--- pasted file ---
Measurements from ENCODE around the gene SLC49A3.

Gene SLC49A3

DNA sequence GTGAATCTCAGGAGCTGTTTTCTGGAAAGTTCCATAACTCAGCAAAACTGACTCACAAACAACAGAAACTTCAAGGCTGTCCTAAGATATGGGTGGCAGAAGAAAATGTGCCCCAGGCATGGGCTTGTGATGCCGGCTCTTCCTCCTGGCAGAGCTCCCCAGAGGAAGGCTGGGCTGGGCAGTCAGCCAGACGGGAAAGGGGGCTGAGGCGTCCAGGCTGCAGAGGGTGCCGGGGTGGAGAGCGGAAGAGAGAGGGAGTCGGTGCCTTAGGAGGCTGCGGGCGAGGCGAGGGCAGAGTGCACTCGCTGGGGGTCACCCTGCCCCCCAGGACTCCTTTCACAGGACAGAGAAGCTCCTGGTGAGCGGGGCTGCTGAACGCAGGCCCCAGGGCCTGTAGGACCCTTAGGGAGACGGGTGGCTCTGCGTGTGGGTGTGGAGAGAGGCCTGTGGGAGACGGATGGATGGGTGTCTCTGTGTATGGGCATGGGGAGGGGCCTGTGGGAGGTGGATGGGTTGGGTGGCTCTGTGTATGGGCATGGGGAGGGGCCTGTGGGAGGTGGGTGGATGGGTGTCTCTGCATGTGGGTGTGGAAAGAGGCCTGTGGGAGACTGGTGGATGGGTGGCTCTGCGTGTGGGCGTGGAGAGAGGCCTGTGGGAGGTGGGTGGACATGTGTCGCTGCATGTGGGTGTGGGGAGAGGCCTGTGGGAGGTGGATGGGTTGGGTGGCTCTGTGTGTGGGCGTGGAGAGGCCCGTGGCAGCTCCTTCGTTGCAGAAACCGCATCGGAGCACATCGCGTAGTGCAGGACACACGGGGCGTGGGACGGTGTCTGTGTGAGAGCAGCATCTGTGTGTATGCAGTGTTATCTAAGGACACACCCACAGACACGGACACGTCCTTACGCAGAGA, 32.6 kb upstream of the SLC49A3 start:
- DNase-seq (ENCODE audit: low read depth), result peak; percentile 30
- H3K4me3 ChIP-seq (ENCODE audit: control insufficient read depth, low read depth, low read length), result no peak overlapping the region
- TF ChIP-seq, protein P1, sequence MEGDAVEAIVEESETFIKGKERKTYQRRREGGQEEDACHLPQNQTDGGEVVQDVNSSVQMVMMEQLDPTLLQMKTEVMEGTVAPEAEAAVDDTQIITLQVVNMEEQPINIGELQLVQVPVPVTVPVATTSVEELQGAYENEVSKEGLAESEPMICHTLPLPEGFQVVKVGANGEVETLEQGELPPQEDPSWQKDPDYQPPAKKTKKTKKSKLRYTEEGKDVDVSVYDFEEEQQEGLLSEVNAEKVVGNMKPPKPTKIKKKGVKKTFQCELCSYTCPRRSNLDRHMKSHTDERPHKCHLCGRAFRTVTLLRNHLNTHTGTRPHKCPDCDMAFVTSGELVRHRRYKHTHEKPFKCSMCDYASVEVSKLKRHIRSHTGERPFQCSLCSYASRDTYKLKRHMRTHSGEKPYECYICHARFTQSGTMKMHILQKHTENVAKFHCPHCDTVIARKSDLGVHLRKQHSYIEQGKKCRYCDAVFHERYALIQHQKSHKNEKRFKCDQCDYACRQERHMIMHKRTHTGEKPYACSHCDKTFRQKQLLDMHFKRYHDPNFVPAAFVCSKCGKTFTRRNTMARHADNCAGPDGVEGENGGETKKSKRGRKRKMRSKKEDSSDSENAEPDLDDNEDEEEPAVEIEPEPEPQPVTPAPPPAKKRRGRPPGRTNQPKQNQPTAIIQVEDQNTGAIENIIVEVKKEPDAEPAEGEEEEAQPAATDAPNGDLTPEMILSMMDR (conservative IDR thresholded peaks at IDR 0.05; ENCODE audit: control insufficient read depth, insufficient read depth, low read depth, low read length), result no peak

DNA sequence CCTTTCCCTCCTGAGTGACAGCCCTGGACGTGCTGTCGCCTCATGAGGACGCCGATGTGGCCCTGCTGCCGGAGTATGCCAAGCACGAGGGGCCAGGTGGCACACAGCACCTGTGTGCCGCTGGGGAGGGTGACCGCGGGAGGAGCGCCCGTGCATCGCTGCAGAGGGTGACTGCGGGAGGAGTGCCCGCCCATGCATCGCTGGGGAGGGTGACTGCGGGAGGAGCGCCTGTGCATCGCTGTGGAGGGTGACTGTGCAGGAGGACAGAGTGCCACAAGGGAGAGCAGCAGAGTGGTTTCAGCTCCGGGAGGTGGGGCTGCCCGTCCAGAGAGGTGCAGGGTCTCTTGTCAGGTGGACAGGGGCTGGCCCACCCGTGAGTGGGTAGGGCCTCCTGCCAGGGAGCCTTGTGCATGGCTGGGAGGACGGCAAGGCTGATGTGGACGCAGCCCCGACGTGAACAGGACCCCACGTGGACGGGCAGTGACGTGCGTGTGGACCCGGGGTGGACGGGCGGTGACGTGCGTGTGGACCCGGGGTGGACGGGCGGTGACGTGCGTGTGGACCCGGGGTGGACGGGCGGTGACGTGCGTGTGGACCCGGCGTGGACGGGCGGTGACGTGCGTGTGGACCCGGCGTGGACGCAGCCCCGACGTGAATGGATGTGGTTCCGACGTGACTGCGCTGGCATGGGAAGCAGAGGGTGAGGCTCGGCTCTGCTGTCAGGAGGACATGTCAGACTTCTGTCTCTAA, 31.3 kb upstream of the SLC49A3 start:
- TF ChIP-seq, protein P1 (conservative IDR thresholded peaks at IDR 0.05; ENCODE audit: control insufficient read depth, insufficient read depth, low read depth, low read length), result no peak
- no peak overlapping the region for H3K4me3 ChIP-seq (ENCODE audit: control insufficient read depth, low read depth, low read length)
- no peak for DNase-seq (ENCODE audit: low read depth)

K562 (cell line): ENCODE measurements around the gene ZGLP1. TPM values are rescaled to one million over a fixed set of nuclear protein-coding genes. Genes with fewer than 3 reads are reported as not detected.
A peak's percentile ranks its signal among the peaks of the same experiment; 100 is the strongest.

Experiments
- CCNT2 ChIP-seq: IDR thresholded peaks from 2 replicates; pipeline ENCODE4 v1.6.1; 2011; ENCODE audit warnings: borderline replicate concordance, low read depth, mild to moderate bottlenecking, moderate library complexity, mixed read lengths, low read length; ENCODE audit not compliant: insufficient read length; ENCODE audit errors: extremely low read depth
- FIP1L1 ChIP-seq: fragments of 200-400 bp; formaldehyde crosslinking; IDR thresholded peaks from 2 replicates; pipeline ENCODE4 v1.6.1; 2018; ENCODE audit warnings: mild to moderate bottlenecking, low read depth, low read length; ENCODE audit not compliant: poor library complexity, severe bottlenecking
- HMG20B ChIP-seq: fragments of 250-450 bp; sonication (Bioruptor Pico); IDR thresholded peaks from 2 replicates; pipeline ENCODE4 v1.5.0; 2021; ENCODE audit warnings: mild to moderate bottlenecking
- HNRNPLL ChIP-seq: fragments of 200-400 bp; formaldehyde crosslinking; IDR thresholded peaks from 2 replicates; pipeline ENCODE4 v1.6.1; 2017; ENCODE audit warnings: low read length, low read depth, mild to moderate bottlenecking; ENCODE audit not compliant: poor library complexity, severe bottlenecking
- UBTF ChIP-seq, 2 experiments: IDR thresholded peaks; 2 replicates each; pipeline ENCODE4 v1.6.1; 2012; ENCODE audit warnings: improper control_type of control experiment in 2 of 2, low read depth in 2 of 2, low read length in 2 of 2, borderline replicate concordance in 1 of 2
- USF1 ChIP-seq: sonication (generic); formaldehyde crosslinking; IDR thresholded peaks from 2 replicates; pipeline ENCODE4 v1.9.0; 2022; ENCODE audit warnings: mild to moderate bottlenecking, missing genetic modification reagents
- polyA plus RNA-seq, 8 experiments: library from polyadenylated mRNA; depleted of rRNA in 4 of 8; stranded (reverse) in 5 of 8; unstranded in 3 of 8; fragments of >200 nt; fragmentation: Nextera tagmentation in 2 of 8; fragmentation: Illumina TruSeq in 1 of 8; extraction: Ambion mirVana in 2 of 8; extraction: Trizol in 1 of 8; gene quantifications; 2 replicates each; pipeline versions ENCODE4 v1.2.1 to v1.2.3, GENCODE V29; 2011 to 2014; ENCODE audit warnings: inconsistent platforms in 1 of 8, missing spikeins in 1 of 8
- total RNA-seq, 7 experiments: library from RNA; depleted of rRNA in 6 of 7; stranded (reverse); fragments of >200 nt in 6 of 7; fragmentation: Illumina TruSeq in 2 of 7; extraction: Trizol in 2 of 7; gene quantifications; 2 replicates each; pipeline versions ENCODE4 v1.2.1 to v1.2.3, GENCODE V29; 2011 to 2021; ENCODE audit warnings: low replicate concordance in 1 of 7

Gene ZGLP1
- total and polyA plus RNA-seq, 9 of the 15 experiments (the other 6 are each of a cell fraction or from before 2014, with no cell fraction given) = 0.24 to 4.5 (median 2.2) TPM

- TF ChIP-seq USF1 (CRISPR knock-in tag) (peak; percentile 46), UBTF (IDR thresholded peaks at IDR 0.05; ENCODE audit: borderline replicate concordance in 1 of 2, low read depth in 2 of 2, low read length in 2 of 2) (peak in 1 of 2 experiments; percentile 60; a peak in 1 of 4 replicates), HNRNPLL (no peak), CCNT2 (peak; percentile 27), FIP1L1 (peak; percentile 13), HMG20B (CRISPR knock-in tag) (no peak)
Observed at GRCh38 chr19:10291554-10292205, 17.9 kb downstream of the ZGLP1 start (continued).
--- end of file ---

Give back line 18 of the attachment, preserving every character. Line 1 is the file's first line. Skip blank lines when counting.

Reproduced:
- UBTF ChIP-seq, 2 experiments: IDR thresholded peaks; 2 replicates each; pipeline ENCODE4 v1.6.1; 2012; ENCODE audit warnings: improper control_type of control experiment in 2 of 2, low read depth in 2 of 2, low read length in 2 of 2, borderline replicate concordance in 1 of 2